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NCJRS Abstract

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NCJ Number: 94459 Add to Shopping cart Find in a Library
Title: Development of Serious Criminal Careers
Author(s): L W Shahnon
Corporate Author: University of Iowa
Iowa Urban Community Research Ctr
United States of America
Date Published: Unknown
Page Count: 354
Sponsoring Agency: National Institute of Justice/
Rockville, MD 20849
NCJRS Photocopy Services
Rockville, MD 20849-6000
University of Iowa
Iowa City, IA 52242
US Securities and Exchange Cmssn
Washington, DC 20549-2736
Grant Number: 82-JN-AX-0004
Sale Source: National Institute of Justice/
NCJRS paper reproduction
Box 6000, Dept F
Rockville, MD 20849
United States of America

NCJRS Photocopy Services
Box 6000
Rockville, MD 20849-6000
United States of America
Document: PDF
Type: Report (Study/Research)
Language: English
Country: United States of America
Annotation: This study analyzed data from three birth cohorts (1942, 1949, and 1955) in Racine, Wis., and 65 selected neighborhoods to assess the impact of the neighborhood milieu on the generation of delinquency, continuities in delinquency and crime, and official responses to crime.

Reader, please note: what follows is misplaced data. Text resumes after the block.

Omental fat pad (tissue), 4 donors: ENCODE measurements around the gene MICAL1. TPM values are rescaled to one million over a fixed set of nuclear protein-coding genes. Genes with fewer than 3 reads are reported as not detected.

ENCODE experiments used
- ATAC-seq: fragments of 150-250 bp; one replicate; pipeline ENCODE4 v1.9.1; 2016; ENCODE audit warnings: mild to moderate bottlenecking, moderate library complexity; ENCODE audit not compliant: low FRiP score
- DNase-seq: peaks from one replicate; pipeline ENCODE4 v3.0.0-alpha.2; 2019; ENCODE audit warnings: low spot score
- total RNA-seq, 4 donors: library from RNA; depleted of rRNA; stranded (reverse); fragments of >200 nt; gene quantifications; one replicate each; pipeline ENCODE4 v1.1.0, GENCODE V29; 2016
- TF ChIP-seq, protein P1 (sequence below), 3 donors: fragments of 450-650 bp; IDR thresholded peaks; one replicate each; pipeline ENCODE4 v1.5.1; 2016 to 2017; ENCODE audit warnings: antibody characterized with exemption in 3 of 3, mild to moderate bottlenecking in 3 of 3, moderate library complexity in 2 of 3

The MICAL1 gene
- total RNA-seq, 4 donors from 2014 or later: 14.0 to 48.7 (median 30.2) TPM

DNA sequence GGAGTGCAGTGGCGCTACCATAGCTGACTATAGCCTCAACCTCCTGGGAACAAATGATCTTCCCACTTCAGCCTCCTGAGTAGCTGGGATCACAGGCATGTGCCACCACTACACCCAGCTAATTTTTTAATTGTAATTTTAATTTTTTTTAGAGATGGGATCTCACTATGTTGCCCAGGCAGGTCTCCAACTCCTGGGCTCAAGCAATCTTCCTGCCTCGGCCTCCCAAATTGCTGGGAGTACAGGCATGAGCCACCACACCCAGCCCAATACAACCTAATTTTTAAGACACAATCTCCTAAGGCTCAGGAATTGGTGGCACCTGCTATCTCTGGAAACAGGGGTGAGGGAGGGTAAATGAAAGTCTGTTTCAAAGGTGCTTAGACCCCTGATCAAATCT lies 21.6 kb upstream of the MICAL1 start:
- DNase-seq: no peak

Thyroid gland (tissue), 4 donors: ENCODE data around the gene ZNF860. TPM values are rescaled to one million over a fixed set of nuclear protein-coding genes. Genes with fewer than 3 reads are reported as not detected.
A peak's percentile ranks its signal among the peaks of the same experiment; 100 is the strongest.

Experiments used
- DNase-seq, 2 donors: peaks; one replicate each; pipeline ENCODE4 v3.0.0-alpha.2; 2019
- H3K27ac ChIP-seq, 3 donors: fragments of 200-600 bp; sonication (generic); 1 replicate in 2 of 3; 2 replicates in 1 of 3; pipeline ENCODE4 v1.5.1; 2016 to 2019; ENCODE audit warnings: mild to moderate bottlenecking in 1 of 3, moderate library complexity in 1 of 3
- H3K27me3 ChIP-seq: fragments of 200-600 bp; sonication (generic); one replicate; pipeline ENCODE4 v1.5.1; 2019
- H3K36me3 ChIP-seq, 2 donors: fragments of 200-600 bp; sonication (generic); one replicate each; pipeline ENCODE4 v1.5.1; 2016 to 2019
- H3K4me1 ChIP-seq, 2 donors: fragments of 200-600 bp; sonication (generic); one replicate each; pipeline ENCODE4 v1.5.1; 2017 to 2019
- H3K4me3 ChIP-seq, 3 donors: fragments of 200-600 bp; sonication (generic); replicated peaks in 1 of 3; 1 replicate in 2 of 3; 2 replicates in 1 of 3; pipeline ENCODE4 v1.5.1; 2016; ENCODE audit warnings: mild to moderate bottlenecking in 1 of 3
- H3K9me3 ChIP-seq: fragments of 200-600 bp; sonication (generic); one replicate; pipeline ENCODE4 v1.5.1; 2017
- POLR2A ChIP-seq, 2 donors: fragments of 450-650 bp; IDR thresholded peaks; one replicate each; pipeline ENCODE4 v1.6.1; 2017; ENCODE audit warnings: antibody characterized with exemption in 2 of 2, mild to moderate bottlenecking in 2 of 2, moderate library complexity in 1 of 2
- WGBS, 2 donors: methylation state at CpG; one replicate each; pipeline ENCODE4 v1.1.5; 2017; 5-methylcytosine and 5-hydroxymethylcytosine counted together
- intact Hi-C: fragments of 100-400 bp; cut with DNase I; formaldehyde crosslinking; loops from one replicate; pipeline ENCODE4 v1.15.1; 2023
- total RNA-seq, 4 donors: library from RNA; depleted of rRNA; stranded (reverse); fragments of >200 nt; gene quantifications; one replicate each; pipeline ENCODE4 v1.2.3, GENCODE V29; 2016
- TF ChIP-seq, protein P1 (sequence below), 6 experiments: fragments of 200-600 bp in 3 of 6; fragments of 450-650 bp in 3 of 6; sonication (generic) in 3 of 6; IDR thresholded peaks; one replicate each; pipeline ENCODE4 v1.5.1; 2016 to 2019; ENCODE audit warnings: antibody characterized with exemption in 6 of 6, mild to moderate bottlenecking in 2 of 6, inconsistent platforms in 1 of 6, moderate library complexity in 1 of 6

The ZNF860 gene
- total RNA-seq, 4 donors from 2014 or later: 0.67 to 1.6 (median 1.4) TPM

Abstract: Two previous research projects based on official records and interviews with the three cohorts concluded that the areas in which juveniles were socialized played an important role in how the justice system responded to their behavior and how the juveniles in turn either desisted or continued to commit offenses. In this project, the 65 neighborhoods were categorized according to delinquency and crime-producing characteristics, in-area offense rates, by-residence offense rates, juvenile delinquency rates, and adult crime rates. Individual careers for the cohorts' juvenile and adult periods were characterized in several ways, as was the relationship between earlier and later behavior. Relationships of these variables were analyzed within different types of neighborhood milieus. The results showed that significant milieu effects impacted serious delinquent and criminal careers and the severity of sanctions administered to cohort members, but they accounted for a relatively small amount of the variance in consistency and continuity in individual criminal careers. Specifically, measures of the seriousness of official criminal records, self-reported seriousness, and disproportional intervention were far higher in the inner city and interstitial neighborhoods than in others, but consistency and continuity in these measures had considerably less relationship to milieu differences. While consistency and continuity were present in inner city neighborhoods, they were found in some other neighborhoods with quite different characteristics. When other factors known to influence delinquency were incorporated into the analysis, much more variance was explained. The report reviews the earlier Racine studies, explains this project's complex methodology, and discusses the implications of the findings for delinquency prevention. Tables are included. (Executive summary modified)
Index Term(s): Environmental influences; Juvenile delinquency factors; Longitudinal studies; Serious juvenile offenders; Victims of Crime Act of 1972; Wisconsin
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